In the past several decades, scientific advances have brought us some extremely beneficial medications. Those medications can treat illnesses or diseases that would have resulted in death, permanent physical impairments, or pain and suffering years ago.
However, despite all the advances science has made in the area of medication, there are still problems that occur. The mistakes can be made by the doctor, pharmacist, nurse, another medical professional, or by the company that makes the drug. It’s been estimated that medication errors are responsible for about a quarter of all medical malpractice cases.
In some cases, the mistake is made in prescribing or administering the medication to the patients. A doctor may prescribe the wrong dose, so the patient is either given an overdose or an under-dose. A pharmacist may fail to catch the error. In some cases, the doctor may have prescribed the right amount, but a nurse may make a mistake when giving the drug to the patient. In other cases, a patient may get the wrong drug entirely. This mistake could be made by the doctor or the pharmacist. A doctor may accidentally write down the wrong name of the drug, or the pharmacist could grab the wrong bottle during a busy day on the job. This can potentially be fatal. The wrong drug could injure the patient or interact with other drugs the patient is currently taking. Also, the patient will not be receiving the drugs he or she needs to get well.
Another example of medication malpractice occurs in some cases when patients have an interaction among drugs. If patients are taking two drugs that interact with each other, a dangerous medical problem could occur. Doctors are responsible for checking to see which drugs patients are taking before prescribing new drugs, in order to prevent an interaction. If they forget to do so or if they fail to notice that there could be an interaction, they can be held legally liable. Pharmacists also have a duty to look for potential interactions. If a pharmacist notices that a patient has been prescribed two drugs that could interact, they have a legal duty to let the patients know of the problem.
Medication malpractice can also occur not only at the patient level, but also by the drug’s manufacturer. Drug manufacturers may be in a hurry to get a drug on the market, but may not have properly tested the drug for safety or for possible interactions with other drugs. In some cases, a drug may be safe for the public normally, but it could have been contaminated during manufacturing, which can mean that it is dangerous for patients.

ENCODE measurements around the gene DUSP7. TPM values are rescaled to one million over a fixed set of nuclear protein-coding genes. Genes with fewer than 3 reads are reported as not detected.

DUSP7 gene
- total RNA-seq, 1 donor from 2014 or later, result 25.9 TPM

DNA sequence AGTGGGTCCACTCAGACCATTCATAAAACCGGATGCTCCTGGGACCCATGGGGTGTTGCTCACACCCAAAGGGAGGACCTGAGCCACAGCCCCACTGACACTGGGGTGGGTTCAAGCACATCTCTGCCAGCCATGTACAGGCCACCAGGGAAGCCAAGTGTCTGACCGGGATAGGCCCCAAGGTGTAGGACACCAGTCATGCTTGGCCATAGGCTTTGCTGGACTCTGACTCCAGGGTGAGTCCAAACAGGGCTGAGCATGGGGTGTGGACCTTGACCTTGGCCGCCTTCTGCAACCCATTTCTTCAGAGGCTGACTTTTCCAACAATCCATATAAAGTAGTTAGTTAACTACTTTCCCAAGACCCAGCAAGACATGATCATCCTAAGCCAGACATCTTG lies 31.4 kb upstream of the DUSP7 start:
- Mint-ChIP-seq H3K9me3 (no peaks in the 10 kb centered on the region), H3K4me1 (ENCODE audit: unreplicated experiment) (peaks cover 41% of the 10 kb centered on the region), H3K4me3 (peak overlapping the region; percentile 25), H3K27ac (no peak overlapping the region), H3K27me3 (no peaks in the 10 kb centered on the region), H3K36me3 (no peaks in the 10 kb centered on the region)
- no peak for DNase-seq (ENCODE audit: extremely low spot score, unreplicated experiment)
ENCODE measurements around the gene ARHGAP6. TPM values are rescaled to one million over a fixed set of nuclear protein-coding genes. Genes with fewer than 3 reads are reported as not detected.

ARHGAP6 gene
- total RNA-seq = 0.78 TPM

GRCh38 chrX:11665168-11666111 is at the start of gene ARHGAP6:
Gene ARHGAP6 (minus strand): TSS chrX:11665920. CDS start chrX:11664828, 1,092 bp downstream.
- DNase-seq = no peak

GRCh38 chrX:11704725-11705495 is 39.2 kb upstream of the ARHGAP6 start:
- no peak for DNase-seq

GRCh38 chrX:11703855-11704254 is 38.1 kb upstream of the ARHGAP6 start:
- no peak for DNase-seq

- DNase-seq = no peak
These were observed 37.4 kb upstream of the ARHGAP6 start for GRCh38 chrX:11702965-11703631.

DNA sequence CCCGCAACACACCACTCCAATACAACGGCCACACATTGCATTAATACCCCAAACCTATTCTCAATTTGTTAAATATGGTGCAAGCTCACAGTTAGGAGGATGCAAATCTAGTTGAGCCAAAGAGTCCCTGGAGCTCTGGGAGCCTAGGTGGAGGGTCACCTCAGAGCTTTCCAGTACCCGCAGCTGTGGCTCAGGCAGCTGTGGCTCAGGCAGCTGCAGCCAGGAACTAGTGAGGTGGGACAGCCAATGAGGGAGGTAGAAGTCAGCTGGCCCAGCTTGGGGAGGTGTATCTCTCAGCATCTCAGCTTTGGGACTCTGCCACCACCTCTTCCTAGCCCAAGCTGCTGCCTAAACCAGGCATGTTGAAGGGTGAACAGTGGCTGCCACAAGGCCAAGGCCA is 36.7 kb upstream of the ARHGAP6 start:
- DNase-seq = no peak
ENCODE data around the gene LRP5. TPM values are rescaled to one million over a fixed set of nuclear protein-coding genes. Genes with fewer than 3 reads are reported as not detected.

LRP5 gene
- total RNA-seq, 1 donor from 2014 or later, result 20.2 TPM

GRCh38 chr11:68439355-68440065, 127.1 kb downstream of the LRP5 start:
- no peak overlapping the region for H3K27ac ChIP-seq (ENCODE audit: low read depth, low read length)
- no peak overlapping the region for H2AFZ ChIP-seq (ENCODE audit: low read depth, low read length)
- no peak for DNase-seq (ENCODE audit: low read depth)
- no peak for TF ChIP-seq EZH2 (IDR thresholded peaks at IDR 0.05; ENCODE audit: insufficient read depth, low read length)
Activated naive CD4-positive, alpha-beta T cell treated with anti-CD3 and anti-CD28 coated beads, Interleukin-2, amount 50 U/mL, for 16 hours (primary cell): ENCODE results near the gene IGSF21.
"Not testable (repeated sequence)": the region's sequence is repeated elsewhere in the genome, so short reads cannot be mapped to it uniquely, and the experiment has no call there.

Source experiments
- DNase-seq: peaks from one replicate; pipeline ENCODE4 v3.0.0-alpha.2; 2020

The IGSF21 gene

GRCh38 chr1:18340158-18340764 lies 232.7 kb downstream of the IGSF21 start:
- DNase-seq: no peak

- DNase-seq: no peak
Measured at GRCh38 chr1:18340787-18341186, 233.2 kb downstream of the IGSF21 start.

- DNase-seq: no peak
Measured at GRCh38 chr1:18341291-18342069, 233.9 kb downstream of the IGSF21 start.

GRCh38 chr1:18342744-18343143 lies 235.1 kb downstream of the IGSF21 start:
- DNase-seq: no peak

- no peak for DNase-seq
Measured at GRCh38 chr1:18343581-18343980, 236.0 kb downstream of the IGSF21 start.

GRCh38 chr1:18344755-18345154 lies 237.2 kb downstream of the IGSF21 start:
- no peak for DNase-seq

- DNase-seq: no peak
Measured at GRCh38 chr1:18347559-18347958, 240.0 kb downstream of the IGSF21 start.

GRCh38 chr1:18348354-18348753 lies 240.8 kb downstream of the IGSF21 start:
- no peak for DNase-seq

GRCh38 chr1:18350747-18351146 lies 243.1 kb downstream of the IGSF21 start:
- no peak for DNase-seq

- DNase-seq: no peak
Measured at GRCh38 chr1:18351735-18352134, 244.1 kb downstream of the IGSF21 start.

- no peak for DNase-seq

Medication errors can unfortunately cause serious illnesses or other medical issues, as well as death. If a professional, such as a doctor, pharmacist, or nurse fails to use proper care in the prescription of or administration of medications, he or she can be held legally responsible. In addition, drug manufacturers make billions in profits each year, and have a duty to compensate those who are injured because of dangerous drugs they may put on the market.
At Liberty Law, Micha Star Liberty believes that doctors, pharmacists, nurses, other medical professionals, as well as drug companies have a high duty to ensure the safety of patients when prescribing, administering or manufacturing medications. If you or a loved one has unfortunately experienced a problem with a prescription drug, call Micha Star Liberty, San Francisco medical malpractice attorney, at 510-645-1000 or 415-896-1000. She will help you determine which party is legally liable, negotiate a settlement, or take the case to trial. Call her today to learn more about how she can help.